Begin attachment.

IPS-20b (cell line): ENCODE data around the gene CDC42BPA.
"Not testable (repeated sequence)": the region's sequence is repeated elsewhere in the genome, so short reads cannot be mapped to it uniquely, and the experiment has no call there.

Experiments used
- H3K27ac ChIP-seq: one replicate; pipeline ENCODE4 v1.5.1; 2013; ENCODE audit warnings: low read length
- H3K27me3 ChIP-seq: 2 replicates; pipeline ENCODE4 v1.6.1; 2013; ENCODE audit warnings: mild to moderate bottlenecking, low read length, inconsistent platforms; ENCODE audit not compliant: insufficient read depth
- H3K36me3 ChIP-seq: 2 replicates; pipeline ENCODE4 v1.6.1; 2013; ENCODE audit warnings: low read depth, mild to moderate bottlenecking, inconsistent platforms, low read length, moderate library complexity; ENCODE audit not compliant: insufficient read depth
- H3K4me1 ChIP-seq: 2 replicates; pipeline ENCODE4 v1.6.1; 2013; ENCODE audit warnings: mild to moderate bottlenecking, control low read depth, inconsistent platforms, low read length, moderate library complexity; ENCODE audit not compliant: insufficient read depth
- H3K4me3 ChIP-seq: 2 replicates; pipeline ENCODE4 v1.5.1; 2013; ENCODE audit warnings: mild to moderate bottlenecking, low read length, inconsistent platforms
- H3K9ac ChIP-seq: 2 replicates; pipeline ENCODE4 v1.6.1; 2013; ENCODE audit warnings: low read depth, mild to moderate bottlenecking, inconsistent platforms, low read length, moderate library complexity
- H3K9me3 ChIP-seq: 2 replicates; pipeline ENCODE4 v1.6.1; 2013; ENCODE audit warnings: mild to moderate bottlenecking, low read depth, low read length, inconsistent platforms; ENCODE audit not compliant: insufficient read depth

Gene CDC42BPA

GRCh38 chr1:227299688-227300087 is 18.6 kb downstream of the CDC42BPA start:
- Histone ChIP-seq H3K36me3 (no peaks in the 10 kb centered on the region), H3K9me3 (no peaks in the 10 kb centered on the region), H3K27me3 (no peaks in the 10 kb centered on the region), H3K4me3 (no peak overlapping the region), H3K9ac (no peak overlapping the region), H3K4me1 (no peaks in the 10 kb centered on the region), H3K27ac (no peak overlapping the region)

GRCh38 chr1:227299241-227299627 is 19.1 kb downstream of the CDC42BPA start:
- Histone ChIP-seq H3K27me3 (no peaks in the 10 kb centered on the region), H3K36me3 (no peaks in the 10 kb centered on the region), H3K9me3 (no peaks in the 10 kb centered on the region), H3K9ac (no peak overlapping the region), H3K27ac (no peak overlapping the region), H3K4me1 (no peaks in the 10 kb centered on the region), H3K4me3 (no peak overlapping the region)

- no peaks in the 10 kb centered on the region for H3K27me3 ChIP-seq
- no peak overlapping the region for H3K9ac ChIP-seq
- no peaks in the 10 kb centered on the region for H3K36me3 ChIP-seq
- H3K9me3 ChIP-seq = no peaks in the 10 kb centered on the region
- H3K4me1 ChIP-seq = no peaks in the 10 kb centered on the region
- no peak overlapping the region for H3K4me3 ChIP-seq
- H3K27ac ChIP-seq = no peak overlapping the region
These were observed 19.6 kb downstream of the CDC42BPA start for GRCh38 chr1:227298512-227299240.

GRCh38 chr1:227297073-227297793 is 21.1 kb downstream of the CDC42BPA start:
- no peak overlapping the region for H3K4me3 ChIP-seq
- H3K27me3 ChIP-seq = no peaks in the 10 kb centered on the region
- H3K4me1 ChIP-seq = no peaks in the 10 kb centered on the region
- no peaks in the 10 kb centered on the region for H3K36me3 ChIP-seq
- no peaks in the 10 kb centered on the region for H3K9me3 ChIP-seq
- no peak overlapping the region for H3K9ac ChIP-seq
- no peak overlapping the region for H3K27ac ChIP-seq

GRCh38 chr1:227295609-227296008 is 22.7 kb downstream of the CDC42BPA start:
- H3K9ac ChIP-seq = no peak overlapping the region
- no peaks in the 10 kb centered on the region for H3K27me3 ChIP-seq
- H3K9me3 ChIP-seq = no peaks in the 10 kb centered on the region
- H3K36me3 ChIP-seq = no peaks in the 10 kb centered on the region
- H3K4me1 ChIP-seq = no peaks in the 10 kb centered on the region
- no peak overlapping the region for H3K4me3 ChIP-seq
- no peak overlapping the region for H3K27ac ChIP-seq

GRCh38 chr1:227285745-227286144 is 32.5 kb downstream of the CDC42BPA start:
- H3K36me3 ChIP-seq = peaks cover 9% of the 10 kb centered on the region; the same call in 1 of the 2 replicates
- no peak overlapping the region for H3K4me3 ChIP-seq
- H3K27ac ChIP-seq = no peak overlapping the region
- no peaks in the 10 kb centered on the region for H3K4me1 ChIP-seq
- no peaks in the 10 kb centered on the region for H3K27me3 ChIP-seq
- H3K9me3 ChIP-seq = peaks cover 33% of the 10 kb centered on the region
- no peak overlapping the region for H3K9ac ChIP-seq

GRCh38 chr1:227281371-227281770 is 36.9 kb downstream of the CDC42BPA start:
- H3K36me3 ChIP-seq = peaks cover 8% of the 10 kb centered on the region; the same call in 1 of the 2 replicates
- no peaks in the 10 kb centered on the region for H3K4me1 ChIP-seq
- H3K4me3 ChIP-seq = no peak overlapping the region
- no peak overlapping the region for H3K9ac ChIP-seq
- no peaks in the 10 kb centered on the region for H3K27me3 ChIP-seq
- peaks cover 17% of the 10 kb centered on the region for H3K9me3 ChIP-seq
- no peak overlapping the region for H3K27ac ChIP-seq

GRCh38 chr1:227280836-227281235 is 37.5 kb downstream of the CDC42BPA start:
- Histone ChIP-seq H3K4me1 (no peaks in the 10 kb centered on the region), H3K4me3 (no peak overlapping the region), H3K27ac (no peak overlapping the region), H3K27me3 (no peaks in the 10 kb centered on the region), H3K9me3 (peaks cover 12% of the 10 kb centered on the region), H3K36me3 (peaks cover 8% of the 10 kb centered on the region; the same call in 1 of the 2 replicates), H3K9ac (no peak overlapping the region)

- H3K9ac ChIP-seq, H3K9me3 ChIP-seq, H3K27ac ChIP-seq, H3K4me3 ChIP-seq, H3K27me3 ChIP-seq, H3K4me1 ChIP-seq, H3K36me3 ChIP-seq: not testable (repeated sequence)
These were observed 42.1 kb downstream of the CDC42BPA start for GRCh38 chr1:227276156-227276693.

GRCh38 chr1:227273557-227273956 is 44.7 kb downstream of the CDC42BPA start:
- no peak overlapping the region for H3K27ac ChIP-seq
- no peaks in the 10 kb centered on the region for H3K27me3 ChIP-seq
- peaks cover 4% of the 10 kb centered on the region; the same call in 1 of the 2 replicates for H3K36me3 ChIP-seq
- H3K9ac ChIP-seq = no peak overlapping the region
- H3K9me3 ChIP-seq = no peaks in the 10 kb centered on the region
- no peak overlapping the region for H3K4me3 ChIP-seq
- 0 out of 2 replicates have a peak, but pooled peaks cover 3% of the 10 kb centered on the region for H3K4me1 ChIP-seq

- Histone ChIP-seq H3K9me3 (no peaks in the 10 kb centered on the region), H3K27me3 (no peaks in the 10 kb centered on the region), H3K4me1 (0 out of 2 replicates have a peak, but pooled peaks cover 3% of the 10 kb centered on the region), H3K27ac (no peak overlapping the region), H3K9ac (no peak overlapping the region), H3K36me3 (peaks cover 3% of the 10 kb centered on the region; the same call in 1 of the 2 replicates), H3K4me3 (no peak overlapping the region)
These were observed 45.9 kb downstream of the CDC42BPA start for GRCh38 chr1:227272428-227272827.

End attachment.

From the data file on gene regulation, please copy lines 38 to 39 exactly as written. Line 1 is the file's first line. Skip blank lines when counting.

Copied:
- no peak overlapping the region for H3K4me3 ChIP-seq
- no peak overlapping the region for H3K27ac ChIP-seq